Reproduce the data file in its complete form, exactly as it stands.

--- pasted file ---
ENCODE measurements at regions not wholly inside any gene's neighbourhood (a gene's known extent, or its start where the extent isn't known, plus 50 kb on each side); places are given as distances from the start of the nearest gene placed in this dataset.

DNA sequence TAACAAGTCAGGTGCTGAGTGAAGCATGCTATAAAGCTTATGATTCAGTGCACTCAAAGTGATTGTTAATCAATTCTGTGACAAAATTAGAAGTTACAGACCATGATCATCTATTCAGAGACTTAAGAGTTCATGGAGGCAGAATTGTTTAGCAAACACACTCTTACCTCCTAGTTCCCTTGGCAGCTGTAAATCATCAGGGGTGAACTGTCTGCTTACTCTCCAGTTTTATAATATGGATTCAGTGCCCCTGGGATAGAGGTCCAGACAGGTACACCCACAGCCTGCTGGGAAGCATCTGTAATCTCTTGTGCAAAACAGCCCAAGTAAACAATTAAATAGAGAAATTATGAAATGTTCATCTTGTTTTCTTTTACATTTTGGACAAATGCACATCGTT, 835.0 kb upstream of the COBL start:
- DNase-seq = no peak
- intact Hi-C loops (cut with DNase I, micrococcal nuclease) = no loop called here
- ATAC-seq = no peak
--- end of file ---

ENCODE measurements at regions not wholly inside any gene's neighbourhood (a gene's known extent, or its start where the extent isn't known, plus 50 kb on each side); places are given as distances from the start of the nearest gene placed in this dataset.

DNA sequence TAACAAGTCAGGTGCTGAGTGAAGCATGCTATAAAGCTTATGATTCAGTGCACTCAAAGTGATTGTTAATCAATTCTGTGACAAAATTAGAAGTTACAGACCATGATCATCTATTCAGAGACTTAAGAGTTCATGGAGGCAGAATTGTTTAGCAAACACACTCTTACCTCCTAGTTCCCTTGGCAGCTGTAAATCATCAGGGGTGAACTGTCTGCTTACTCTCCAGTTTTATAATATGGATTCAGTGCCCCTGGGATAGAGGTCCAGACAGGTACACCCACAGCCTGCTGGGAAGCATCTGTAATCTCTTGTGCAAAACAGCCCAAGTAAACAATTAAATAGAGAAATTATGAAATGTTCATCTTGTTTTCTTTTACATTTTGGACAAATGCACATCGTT, 835.0 kb upstream of the COBL start:
- DNase-seq = no peak
- intact Hi-C loops (cut with DNase I, micrococcal nuclease) = no loop called here
- ATAC-seq = no peak